Employment in commercial printing in the United States decreased by -1.4% in 2014, a decrease of -6,199 workers. A key segment of industry demand, periodicals (mainly magazines) fell below 100,000 employees in 2014, a level not seen since 1986. The segment fell -7.9% over the year . (Click on the picture to enlarge)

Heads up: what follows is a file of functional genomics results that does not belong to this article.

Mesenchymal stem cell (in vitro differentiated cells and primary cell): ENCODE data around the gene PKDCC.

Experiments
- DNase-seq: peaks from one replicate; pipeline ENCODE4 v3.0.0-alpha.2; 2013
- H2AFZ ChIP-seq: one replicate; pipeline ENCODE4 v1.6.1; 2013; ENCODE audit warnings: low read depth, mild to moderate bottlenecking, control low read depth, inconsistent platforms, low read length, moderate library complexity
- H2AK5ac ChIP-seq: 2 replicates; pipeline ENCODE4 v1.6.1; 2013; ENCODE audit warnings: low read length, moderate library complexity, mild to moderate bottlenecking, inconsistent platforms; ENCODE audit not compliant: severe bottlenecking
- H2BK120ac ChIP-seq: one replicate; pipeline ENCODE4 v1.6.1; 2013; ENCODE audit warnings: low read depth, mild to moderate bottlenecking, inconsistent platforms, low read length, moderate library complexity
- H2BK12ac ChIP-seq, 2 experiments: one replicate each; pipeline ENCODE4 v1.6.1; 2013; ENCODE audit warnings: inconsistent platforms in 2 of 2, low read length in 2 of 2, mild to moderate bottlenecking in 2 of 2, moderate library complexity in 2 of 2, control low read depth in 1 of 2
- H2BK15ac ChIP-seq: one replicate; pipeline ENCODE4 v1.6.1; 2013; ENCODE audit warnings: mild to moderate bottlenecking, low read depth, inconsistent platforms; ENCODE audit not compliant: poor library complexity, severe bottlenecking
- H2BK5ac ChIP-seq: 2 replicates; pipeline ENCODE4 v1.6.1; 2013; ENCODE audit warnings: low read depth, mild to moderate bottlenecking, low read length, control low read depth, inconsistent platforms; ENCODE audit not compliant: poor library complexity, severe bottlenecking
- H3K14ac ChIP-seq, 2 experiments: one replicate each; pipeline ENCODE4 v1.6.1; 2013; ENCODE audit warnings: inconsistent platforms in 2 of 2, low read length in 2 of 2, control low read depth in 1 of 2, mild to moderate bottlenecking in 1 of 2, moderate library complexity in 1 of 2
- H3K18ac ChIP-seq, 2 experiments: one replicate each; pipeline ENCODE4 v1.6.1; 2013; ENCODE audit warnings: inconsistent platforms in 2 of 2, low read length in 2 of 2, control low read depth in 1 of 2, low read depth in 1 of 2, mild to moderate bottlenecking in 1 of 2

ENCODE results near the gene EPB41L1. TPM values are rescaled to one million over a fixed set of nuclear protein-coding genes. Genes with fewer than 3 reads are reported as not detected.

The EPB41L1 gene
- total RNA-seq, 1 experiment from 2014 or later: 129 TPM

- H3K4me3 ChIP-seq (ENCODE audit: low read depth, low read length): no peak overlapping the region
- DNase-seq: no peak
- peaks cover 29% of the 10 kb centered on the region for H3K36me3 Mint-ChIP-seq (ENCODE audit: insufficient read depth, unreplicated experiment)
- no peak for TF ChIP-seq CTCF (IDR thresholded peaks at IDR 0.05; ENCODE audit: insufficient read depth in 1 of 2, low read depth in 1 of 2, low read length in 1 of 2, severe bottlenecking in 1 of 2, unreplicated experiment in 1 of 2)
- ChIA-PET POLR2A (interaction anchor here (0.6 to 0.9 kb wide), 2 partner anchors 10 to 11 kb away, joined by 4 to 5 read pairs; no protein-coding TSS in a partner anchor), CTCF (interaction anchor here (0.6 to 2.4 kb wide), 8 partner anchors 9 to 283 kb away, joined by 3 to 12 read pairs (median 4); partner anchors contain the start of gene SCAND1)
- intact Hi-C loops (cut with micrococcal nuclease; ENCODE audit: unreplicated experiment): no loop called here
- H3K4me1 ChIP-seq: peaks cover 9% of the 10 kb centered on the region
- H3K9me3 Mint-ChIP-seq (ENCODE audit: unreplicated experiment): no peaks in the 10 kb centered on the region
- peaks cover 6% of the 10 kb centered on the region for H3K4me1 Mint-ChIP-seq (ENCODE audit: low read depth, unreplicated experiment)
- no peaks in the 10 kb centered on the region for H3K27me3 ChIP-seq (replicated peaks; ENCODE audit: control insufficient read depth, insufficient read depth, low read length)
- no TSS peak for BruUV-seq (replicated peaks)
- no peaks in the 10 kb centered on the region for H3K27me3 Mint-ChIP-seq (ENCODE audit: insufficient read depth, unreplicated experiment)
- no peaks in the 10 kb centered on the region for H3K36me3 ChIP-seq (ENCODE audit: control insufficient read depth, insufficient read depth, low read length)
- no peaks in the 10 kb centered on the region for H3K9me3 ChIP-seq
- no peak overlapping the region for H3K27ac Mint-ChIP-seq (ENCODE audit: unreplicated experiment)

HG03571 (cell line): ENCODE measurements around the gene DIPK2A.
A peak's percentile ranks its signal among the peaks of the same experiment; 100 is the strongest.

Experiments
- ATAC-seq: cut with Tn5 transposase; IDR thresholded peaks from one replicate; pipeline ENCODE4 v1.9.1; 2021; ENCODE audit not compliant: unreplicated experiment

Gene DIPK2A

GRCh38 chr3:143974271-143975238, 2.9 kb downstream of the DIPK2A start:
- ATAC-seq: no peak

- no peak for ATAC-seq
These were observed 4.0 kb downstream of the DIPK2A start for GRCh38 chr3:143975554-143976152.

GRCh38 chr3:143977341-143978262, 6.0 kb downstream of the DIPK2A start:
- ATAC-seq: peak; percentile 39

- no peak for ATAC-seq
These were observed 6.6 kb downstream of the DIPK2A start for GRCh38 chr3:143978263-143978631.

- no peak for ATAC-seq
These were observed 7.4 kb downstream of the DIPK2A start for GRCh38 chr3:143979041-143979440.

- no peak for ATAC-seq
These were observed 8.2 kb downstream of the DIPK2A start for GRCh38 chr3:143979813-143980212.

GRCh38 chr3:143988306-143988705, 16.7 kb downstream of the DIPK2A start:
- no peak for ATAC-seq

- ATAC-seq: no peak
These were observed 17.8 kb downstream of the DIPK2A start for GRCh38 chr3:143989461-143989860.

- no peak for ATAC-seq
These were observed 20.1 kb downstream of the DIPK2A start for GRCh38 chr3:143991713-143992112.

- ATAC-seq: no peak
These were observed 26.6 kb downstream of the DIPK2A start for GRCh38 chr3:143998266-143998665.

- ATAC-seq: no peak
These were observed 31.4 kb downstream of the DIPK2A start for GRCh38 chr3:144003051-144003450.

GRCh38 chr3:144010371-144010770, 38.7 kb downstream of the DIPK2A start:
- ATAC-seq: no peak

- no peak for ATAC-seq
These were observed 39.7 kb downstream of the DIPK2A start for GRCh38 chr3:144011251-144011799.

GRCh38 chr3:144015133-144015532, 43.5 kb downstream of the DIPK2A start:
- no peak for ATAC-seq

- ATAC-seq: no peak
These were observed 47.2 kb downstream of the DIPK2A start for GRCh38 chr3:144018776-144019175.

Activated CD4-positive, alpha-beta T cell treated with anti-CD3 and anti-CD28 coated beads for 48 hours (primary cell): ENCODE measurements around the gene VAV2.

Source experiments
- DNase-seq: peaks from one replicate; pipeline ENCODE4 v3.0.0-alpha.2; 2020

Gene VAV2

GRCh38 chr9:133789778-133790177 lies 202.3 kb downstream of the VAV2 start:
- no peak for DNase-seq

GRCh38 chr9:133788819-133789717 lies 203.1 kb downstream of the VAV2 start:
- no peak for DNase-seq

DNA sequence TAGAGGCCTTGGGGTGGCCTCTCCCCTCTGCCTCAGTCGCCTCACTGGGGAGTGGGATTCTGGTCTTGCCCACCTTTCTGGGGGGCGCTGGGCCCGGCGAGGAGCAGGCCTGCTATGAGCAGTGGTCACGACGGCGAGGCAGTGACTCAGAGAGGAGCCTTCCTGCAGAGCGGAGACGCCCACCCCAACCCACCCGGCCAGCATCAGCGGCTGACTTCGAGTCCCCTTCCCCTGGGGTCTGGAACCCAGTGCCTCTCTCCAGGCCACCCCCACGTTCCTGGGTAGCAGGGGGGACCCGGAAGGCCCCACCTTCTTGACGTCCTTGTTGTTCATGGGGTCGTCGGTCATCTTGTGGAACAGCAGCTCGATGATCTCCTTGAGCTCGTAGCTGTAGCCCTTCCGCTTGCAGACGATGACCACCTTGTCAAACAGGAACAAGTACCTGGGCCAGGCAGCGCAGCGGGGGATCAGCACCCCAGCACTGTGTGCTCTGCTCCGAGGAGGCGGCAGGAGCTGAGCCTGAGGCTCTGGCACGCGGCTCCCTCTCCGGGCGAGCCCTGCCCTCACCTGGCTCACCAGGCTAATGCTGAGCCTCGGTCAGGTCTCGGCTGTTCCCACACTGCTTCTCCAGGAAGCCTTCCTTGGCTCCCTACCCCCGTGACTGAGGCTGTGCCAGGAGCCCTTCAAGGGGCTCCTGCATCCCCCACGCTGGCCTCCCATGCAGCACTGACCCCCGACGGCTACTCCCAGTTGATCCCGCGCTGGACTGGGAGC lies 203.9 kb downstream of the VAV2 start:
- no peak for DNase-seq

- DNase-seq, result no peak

The content creation segments were much better; full year data is not yet available, but compared to November 2013 the results show the change in media strategy. Employment in graphic design is up +2.9%; this does not include self-employment. The increase in employment in graphic design outpaced the decline in employment in the printing industry. Employment in advertising agencies is up by +1.9%. The fastest growing component is public relations, up +6.7%. Excluding PR employment, agency employment was still up +1.3%. The increase in employment in public relations is probably more significant because these figures do not include self-employment. This data will not be available until 2016. It is possible that freelance employment will contract as agencies recruit talent for full-time positions, but based on anecdotal reports, it seems that the trend towards media digital is so strong that it grows as well but at a slower pace. * * * The national employment picture continued to improve with the overall unemployment rate figure falling to 5.6%. The problems with the job market is illustrated by how the rate has dropped. The unemployment rate is part of what is called the “household survey” which counts people as employed when they have a job, such as wage employment or self-employment. Each person is counted once, regardless of how many employers they might have. While the unemployment rate is part of every jobs report, the number of jobs cited in the stories comes from a different data collection process, the “establishment survey”. These are “salaried jobs”. From a tax perspective, think of the two surveys in terms of the forms used to report employment taxes. The Wage Survey counts workers based on Form 941, where Social Security contributions are reported, and those workers receive W-2 forms at the end of the year. The household survey includes the assets of the payroll survey, but also those who submit Annex SE of their social security contributions, which is attached to their annual tax return. These workers are sole proprietors, partners, and other formats, including Schedule S companies. It is understood why the salary survey is considered essential, and its validity can be checked based on the forms 941s that are filed throughout the year, usually weekly, as a measure of employment. The Bureau of Labor Statistics can do surveys and projections and within weeks they can have them verified by real data. Household survey data cannot be verified as quickly, but it can give a rough idea of what happens when the self-employed file their estimated quarterly tax payments. But the real verification can only occur after the filing of the complete tax forms the following year. There is a slight problem with the wage survey in that some workers may be counted more than once if they have two employers. So if you have two part-time jobs, you are counted twice in the payroll department and once in the household survey. There is also a general prejudice that self-employment is not a “real job” and that these people do not have a “real job”. From a practical point of view, they are right because these jobs are also less stable and salaried jobs are more stable and predictable from a statistical point of view. These employment statistics are not easy. The calculation of the unemployment rate is basically as follows: